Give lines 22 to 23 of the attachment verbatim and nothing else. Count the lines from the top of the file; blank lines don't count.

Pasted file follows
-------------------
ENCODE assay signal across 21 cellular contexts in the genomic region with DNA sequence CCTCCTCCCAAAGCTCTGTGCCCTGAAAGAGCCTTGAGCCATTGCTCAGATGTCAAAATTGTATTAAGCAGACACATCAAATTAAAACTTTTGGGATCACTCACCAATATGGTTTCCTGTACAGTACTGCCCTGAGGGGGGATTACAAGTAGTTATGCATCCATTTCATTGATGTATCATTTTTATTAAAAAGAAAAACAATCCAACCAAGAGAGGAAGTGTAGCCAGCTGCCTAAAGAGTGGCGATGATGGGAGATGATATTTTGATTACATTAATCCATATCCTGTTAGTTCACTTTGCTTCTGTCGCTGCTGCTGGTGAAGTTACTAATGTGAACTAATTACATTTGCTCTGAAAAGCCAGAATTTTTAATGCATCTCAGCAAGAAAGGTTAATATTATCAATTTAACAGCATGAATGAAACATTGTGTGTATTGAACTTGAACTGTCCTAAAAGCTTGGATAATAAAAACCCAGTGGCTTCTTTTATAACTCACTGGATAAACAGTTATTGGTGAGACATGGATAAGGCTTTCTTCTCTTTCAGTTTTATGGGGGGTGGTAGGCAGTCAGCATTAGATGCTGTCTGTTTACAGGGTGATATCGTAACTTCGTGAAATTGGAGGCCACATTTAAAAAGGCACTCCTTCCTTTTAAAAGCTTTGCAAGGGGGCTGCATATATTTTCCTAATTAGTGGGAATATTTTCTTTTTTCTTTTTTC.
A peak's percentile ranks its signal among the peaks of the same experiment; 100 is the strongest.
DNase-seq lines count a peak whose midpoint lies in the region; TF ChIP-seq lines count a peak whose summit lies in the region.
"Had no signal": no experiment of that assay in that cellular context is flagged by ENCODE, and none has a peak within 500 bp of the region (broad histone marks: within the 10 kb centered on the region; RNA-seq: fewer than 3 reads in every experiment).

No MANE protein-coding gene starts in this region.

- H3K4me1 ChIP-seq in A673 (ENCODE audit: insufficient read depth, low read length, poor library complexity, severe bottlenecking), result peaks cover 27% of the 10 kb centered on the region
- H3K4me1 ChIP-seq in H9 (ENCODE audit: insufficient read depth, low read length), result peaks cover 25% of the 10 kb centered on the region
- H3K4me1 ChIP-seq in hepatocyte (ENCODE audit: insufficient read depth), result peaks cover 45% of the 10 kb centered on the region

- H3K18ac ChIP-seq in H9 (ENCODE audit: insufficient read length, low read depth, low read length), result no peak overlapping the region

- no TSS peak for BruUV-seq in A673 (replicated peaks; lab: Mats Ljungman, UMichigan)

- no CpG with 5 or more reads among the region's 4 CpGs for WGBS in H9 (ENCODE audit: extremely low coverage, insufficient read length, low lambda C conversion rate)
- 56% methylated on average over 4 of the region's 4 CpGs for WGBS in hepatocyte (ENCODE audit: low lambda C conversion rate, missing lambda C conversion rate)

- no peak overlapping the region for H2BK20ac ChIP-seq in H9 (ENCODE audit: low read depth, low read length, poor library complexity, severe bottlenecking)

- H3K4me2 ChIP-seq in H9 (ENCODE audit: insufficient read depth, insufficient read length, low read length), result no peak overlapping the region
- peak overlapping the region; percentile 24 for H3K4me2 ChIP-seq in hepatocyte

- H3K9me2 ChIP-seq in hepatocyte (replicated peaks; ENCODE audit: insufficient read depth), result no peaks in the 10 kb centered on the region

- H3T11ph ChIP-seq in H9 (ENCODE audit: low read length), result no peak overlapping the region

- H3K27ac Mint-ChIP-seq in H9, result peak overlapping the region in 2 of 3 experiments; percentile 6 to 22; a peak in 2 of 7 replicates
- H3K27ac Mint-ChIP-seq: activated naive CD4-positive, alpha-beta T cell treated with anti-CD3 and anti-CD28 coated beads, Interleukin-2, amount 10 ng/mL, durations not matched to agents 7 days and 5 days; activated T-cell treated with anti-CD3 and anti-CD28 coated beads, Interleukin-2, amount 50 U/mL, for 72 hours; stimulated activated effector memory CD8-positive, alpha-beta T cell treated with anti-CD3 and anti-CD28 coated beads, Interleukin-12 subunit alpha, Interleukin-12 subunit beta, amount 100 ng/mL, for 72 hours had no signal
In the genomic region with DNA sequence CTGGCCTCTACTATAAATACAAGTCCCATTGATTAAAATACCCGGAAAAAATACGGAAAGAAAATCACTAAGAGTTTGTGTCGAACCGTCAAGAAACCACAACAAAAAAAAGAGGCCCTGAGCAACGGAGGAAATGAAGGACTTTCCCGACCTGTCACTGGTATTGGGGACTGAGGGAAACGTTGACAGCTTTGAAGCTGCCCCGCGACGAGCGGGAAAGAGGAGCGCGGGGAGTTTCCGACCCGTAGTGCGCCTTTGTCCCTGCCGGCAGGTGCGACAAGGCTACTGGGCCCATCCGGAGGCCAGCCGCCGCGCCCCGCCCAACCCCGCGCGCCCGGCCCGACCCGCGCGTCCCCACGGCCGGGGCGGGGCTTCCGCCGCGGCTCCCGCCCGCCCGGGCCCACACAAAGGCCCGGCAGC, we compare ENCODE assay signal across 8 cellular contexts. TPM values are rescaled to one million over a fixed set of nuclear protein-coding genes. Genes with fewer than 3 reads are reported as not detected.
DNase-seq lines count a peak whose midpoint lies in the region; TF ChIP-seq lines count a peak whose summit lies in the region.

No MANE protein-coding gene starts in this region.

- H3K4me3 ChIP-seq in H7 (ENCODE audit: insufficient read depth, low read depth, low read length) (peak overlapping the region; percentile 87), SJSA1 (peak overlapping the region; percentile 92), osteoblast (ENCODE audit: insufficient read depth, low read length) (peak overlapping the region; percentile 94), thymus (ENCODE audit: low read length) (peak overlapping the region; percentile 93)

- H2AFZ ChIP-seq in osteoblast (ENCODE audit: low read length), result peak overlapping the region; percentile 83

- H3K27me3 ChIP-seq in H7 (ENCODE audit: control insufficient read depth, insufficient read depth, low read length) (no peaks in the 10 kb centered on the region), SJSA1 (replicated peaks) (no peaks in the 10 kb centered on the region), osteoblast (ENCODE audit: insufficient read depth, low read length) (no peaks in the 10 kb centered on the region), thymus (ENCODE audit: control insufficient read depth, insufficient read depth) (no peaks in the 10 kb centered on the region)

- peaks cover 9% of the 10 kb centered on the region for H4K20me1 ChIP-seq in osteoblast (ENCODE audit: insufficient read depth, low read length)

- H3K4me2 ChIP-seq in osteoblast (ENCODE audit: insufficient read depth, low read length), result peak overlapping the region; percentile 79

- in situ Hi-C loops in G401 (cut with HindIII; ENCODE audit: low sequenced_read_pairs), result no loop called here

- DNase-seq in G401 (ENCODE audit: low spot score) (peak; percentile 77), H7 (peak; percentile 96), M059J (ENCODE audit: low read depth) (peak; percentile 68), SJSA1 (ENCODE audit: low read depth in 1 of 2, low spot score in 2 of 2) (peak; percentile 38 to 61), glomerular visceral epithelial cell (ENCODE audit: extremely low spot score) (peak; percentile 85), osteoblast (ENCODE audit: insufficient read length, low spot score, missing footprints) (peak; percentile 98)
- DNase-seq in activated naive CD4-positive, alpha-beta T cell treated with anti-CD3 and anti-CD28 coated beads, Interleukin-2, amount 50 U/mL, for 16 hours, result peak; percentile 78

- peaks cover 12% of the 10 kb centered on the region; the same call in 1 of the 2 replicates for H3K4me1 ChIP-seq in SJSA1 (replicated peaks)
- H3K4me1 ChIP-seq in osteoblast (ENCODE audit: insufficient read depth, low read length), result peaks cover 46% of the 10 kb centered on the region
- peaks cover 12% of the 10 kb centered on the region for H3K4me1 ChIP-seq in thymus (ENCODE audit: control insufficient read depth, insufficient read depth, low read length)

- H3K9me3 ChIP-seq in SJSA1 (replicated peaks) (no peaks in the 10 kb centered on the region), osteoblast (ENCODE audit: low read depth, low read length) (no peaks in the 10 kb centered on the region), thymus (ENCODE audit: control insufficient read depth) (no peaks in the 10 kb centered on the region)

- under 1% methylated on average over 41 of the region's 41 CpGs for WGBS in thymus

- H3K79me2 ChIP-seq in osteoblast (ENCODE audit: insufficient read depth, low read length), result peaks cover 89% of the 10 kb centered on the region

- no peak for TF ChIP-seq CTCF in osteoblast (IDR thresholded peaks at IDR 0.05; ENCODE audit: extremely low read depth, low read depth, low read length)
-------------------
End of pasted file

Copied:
No MANE protein-coding gene starts in this region.

- H3K4me3 ChIP-seq in H7 (ENCODE audit: insufficient read depth, low read depth, low read length) (peak overlapping the region; percentile 87), SJSA1 (peak overlapping the region; percentile 92), osteoblast (ENCODE audit: insufficient read depth, low read length) (peak overlapping the region; percentile 94), thymus (ENCODE audit: low read length) (peak overlapping the region; percentile 93)